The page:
Last week the Boston Globe ran a story making the case that top pro athletes who start nonprofit foundations actually give only a small percentage of the funds they raise to the stated mission of their charities. While a charity can do much to burnish the reputation of the athlete, the Globe’s research suggests that often athlete-driven philanthropy does not provide much in the way of help to those in need.
The Globe’s research reveals that a charity started by Red Sox pitcher Josh Becket actually only gave 37 percent of the proceeds to “improve the health and well-being of children.” This, the Globe asserts, is “far less than the 65 to 75 percent that nonprofit specialists say is an acceptable minimum.”
Among the 50 nonprofits the Globe examined, nearly half spent less than 65 percent of revenues on charitable programs and donations.
Though this story should be included in the athletes-aren’t-worth-our-admiration motif du jour that started with Lance Armstrong’s confession and gained traction with Oscar Pistorius’ arrest –– a narrative I reject, by the way –– it illustrates an inherent weakness in the way that philanthropic organizations raise and disburse funds.
First off, let me say that in my experience, most of these athlete-driven nonprofits have their heart in the right place, and are really trying to do good. The vast majority of these organizations are stocked with sincere, driven, and smart people. But the weakness in their model is two-fold: 1. It’s expensive to run an old-school nonprofit. The fixed costs of office and staff can be onerous and often eat up much of the money raised; and 2. Most rely on fundraising events.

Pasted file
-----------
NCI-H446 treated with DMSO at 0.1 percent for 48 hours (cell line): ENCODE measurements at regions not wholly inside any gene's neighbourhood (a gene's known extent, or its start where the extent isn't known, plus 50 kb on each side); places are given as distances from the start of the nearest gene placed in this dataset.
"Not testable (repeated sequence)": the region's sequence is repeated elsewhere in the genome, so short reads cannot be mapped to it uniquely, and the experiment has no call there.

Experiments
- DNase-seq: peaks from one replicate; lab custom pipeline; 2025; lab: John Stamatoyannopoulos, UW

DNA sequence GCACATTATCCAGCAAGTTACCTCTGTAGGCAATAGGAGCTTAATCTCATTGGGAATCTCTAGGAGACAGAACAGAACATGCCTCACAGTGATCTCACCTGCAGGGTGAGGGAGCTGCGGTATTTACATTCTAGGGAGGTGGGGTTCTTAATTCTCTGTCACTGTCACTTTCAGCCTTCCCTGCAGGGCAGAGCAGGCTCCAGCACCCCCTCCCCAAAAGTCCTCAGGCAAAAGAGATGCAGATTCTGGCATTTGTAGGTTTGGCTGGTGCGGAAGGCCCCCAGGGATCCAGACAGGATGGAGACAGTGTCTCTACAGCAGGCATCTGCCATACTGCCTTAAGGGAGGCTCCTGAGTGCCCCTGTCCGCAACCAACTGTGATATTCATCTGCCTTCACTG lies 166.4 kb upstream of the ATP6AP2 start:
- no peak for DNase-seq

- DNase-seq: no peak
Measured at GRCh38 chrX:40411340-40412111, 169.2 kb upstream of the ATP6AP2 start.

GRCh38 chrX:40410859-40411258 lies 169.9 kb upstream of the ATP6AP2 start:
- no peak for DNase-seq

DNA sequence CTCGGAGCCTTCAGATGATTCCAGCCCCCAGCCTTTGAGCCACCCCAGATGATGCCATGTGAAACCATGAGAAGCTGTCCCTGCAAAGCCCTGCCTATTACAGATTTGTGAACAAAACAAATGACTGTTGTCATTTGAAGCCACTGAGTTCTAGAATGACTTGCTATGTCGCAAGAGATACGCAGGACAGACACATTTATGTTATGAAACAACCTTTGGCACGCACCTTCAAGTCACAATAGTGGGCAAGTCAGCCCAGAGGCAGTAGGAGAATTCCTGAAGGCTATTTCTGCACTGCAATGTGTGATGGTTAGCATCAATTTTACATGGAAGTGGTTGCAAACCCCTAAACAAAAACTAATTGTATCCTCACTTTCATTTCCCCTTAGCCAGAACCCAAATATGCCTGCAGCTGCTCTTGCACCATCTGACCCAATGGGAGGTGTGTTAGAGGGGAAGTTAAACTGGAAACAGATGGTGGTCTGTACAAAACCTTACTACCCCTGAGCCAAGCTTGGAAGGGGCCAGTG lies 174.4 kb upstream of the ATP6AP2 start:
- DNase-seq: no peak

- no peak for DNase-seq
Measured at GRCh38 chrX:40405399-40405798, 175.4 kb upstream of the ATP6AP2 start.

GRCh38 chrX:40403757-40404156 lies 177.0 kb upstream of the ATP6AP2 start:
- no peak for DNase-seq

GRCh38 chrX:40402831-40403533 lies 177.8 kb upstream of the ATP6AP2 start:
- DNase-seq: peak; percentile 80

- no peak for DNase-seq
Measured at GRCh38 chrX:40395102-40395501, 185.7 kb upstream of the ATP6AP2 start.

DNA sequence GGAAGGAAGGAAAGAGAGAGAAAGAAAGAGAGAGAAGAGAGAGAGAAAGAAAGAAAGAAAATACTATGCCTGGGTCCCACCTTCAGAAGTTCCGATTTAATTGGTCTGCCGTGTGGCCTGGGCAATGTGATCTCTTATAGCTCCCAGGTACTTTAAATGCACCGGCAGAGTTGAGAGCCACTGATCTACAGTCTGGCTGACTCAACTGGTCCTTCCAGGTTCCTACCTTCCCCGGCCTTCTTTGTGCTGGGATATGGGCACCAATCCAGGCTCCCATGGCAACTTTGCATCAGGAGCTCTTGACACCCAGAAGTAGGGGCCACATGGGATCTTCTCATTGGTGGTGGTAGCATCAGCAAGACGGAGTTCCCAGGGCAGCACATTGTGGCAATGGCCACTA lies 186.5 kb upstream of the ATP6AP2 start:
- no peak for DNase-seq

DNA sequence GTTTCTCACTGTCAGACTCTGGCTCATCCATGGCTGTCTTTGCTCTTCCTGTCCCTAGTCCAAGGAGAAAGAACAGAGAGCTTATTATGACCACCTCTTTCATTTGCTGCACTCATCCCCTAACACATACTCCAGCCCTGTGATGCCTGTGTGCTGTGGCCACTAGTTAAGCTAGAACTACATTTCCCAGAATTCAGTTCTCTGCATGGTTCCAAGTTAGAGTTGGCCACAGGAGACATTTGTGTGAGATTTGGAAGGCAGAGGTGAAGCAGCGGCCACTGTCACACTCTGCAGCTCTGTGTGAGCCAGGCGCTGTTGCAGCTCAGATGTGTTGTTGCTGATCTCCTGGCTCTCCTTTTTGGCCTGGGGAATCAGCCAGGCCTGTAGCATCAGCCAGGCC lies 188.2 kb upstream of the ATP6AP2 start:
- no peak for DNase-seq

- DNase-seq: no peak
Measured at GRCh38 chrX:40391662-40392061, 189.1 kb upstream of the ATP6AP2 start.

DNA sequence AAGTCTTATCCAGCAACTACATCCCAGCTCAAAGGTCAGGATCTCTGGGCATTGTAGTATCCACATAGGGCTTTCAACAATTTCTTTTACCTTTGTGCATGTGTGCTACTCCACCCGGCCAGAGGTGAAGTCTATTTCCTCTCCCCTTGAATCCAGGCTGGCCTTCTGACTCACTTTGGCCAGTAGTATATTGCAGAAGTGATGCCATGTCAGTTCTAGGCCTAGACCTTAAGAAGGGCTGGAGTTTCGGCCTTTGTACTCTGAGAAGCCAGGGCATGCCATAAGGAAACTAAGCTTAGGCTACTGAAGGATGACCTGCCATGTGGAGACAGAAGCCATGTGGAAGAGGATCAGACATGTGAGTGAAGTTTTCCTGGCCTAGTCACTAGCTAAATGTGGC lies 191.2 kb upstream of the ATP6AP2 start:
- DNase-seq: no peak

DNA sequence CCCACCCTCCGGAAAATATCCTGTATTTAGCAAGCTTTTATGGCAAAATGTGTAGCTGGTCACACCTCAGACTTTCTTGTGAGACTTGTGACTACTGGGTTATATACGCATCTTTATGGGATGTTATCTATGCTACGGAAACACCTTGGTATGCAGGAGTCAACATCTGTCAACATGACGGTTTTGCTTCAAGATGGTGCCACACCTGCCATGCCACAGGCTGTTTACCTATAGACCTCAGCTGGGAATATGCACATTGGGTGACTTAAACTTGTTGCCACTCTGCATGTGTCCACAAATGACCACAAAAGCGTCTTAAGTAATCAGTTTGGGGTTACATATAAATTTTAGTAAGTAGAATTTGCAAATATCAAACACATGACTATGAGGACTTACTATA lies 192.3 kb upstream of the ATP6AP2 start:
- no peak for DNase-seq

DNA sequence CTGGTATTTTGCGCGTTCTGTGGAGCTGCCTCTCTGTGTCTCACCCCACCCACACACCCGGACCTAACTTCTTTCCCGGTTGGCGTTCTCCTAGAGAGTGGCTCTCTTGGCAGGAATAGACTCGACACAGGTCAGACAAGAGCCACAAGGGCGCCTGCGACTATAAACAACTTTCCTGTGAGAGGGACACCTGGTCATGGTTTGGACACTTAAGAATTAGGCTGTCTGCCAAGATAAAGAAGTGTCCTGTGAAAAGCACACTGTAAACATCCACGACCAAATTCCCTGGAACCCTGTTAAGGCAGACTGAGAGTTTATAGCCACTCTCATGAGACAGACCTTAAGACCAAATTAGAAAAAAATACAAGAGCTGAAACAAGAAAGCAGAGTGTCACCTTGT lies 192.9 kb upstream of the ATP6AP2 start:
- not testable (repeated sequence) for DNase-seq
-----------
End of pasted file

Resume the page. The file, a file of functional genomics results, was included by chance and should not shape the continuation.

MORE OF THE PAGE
Events are great for friend-raising, donor cultivating, and public relations. And they can be a lot of fun. But events take intensive planning, are highly detailed in their execution, and often involve substantial front-loaded costs. One sporting organization has held an annual fundraiser for nearly 50 years. As one might imagine, they’ve become very good at running this event, and they are very proud of the fact that the event nets 65 percent of the gross proceeds of the night. Bear in mind that this is a very well-run event with a long history.
Newer nonprofits would be hard pressed to do as well with their events. Add to inexperience, the fact that people who are not extremely seasoned in fundraising tend to overestimate the largess of their potential donors, even as they underestimate the costs of bringing in the bucks.
Couple this well-intentioned optimism with the fact that athletes, by their very nature, set goals they will probably never approach (pretty much my entire Little League Baseball team were "destined to play for the Sox in Fenway." Just ask us, we would have told you).
But coming up short of your goals on RallyMe does not result in unpaid bills to the caterer or the concert hall. It’s highly unlikely that you will ever lose money on a crowdfunding campaign. If you incur any costs at all, they’re probably related to the costs of making a video, which you should be able to do for no more than, say $400. The only other fees that RallyMe charges are on money you raise. These platform fees total 8 percent (5% to RallyMe and 3% to PayPal).
If more athlete-driven philanthropies used a crowdfunding model like we offer on RallyMe, you’d see a marked increase to their bottom line. And since I believe in the people who run these organizations, I’d be willing to bet that the amount of money that flows to the ultimate beneficiaries would sharply increase.
I’m not saying don’t do events. I’m saying do fewer of them, and do them in conjunction with a crowdfunding campaign. Think outside the room (or the golf course or the charity bike ride). Ultimately, crowdfunding will benefit those who need the funds the most.